A. has been charged with, is chargeable, or has been convicted of a crime, or is the subject of delinquency proceedings, has been adjudicated delinquent, or is chargeable with a delinquent act; provided, however, that this provision shall not apply to any minor whose offense(s) fall(s) within either of the following categories:
i. Isolated offenses that (1) were not within a pattern or practice of criminal activity and (2) did not involve violence against a person or the use or carrying of a weapon (Examples: breaking and entering, vandalism, DUI, etc. This list is not exhaustive.);
ii. Petty offenses, which are not considered grounds for stricter means of detention in any case (Examples: shoplifting, joy riding, disturbing the peace, etc. This list is not exhaustive.);
As used in this paragraph, "chargeable" means that the INS has probable cause to believe that the individual has committed a specified offense;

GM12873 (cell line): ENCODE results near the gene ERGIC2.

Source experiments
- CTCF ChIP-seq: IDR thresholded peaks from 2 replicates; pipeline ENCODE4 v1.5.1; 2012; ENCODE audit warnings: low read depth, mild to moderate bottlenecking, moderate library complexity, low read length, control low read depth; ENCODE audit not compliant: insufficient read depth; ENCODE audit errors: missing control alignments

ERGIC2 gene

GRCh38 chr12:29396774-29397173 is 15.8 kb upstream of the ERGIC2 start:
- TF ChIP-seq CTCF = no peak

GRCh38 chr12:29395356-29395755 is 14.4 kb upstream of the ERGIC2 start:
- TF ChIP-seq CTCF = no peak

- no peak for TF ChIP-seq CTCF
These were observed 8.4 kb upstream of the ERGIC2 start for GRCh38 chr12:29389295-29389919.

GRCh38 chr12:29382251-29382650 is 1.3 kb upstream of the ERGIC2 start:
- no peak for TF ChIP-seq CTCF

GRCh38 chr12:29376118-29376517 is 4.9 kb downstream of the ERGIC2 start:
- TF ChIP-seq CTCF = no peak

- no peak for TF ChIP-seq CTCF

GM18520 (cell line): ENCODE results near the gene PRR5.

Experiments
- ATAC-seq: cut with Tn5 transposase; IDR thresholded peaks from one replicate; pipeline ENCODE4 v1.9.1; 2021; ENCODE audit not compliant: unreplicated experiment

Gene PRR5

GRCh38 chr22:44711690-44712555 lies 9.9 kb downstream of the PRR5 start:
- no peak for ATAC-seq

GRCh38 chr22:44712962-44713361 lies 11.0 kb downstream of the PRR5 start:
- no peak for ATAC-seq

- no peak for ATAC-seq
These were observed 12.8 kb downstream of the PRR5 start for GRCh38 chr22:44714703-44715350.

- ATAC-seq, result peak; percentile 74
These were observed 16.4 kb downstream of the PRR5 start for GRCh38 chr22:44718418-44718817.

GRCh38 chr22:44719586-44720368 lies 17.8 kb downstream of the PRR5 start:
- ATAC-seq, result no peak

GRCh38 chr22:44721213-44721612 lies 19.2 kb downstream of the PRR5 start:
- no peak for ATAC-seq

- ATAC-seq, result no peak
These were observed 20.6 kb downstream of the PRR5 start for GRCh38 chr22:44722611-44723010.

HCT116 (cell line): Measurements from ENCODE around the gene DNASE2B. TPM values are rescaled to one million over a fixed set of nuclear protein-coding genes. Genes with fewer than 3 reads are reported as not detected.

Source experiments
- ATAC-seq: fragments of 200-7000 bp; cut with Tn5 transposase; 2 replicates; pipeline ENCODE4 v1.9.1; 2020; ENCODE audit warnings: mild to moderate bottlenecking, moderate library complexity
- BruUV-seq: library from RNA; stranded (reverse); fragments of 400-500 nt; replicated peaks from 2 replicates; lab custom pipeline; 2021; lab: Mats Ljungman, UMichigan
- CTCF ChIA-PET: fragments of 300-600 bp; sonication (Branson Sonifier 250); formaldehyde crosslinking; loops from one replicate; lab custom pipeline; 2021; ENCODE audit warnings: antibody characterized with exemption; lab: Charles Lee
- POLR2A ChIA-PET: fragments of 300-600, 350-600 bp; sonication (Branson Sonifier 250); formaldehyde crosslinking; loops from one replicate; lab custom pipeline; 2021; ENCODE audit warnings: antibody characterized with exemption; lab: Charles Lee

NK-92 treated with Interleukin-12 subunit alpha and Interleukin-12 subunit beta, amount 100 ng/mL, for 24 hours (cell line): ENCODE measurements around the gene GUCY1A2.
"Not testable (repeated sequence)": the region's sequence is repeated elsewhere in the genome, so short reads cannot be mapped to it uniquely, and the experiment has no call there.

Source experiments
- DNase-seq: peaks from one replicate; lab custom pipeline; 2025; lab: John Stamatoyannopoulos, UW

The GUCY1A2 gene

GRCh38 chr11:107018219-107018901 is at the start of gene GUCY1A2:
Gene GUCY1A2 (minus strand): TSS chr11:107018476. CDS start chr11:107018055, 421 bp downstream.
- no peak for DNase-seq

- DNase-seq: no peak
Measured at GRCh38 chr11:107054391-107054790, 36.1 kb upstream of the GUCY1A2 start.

B. has committed, or has made credible threats to commit, a violent or malicious act (whether directed at himself or others) while in INS legal custody or while in the presence of an INS officer;
C. has engaged, while in a licensed program, in conduct that has proven to be unacceptably disruptive of the normal functioning of the licensed program in which he or she has been placed and removal is necessary to ensure the welfare of the minor or others, as determined by the staff of the licensed program (Examples: drug or alcohol abuse, stealing, fighting, intimidation of others, etc. This list is not exhaustive.);
D. is an escape-risk; or
E. must be held in a secure facility for his or her own safety, such as when the INS has reason to believe that a smuggler would abduct or coerce a particular minor to secure payment of smuggling fees.